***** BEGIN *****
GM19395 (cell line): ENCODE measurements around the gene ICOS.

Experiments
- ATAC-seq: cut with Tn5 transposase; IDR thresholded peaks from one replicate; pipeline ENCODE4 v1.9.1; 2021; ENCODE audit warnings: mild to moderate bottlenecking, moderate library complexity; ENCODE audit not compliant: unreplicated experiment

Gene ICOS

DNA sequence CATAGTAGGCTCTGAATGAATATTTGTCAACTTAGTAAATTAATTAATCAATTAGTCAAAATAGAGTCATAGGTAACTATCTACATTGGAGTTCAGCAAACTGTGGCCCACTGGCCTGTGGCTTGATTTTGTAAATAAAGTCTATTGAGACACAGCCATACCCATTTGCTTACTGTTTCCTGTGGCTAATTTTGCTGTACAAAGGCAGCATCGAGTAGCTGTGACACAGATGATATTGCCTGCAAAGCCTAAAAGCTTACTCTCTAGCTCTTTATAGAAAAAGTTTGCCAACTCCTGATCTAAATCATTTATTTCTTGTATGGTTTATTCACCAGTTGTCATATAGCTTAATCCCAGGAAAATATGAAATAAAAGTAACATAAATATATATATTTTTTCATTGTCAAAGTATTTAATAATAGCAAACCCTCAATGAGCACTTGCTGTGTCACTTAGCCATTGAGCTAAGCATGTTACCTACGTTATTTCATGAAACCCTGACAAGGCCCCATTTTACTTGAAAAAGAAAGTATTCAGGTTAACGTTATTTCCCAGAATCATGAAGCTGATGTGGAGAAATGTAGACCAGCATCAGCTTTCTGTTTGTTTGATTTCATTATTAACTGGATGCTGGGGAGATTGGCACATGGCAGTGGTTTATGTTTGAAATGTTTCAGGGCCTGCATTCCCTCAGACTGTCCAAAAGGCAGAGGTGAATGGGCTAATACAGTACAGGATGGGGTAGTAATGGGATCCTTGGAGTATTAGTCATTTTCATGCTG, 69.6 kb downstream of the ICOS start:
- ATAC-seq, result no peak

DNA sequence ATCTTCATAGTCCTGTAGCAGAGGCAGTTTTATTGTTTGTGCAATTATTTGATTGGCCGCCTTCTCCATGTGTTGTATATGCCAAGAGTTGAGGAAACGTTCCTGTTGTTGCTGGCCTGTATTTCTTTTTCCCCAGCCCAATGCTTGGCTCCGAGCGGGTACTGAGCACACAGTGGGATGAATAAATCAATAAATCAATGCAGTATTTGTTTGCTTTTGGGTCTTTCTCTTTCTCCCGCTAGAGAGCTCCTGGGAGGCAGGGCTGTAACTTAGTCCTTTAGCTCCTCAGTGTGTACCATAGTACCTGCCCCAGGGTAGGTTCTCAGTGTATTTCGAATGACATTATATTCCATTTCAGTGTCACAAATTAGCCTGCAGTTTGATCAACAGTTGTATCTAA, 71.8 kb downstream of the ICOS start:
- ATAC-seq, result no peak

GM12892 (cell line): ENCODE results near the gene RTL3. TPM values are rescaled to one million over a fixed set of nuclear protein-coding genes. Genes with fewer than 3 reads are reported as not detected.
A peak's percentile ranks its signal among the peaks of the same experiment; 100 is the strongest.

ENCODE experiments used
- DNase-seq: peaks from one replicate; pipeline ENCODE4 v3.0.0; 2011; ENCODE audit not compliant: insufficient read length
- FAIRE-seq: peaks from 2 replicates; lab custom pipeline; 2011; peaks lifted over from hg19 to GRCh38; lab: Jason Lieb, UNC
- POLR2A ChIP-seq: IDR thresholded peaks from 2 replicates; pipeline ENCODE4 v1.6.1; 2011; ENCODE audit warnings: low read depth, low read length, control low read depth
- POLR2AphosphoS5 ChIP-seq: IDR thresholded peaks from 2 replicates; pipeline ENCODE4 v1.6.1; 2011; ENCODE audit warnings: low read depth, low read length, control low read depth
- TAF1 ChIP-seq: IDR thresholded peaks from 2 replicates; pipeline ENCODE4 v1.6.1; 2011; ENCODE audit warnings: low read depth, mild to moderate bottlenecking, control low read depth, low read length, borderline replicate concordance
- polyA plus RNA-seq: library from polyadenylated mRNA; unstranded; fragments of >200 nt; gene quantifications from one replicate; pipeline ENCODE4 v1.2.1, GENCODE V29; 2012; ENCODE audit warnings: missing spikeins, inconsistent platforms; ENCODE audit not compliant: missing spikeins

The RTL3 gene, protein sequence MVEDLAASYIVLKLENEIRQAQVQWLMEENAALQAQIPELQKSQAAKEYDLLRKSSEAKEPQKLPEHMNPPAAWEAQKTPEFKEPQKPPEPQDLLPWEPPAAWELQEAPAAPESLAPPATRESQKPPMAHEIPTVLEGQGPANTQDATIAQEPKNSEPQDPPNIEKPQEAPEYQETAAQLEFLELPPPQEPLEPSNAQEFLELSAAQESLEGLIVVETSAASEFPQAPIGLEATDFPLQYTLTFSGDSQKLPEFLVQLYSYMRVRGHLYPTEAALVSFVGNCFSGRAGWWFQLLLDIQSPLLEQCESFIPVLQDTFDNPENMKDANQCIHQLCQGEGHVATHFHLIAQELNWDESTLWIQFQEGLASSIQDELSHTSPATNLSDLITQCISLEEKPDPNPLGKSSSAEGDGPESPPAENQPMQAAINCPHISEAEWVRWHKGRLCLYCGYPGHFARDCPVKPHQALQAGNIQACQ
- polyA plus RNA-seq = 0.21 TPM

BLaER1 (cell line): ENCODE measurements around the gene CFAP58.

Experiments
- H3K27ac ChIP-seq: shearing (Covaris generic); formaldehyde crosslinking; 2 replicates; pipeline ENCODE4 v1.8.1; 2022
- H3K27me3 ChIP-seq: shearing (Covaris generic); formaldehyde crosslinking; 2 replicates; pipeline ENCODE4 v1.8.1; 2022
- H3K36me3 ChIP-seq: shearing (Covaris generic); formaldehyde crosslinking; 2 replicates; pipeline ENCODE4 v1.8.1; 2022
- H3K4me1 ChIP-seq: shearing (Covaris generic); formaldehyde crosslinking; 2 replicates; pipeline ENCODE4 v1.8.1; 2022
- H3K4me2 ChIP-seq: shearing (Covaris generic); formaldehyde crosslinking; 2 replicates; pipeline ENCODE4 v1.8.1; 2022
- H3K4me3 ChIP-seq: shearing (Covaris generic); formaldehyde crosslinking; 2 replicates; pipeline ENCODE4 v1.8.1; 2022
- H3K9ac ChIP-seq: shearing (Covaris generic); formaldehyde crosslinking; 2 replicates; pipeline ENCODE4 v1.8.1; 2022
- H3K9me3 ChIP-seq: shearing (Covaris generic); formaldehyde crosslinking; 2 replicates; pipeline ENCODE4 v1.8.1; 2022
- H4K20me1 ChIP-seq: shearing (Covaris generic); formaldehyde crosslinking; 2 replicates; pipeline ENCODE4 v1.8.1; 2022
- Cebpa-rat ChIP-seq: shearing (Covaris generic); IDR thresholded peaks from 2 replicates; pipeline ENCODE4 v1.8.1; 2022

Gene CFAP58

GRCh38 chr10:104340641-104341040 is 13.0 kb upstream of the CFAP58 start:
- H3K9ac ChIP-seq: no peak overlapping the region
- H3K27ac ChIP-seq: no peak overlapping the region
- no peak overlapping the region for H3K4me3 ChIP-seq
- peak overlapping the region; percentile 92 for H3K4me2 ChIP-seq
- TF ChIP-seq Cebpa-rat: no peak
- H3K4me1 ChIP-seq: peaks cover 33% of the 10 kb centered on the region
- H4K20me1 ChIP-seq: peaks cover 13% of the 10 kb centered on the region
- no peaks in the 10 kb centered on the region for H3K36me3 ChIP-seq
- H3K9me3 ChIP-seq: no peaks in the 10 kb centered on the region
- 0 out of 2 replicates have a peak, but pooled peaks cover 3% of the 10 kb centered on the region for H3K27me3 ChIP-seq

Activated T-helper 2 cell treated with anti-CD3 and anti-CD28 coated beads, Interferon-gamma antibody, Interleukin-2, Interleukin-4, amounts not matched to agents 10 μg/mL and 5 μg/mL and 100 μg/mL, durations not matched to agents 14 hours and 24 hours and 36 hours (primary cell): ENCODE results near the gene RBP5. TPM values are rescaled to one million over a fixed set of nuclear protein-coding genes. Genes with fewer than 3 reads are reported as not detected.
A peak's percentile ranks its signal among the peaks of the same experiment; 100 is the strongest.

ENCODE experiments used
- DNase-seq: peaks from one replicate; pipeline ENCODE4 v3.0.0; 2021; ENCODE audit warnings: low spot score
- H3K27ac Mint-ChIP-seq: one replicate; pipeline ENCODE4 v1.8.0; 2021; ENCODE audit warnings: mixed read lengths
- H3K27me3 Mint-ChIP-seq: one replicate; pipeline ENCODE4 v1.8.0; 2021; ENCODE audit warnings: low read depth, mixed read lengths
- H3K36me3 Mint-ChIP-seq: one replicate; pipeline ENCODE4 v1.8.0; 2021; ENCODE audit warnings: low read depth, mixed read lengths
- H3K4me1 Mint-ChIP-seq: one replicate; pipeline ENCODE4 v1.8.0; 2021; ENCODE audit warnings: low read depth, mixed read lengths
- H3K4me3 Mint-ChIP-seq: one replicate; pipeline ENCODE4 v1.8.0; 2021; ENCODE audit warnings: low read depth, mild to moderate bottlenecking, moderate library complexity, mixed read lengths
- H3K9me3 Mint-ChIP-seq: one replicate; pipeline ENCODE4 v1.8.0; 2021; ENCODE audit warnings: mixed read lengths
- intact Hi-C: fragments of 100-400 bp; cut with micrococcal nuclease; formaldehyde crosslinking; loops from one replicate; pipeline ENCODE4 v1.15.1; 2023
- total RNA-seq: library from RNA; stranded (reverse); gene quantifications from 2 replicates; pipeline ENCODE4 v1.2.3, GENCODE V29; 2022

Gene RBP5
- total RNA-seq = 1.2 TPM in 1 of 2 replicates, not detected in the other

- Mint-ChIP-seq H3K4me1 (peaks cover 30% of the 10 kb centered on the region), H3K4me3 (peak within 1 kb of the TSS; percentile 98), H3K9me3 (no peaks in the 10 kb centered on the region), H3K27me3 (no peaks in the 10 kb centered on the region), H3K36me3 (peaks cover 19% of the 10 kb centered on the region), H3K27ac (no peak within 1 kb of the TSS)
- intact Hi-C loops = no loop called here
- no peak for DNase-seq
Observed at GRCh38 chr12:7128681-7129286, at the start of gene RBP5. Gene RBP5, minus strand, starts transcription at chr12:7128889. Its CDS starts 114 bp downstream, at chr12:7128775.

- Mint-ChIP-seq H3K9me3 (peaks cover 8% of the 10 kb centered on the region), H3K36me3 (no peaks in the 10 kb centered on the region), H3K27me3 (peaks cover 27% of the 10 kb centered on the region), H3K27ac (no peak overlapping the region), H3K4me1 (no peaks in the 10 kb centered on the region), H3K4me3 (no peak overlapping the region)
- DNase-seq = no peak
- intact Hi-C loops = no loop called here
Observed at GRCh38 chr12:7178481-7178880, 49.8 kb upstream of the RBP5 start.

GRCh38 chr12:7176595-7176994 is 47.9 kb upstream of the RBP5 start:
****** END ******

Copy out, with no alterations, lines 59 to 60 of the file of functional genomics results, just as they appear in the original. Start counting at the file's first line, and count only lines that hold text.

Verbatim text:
- intact Hi-C loops = no loop called here
- no peak for DNase-seq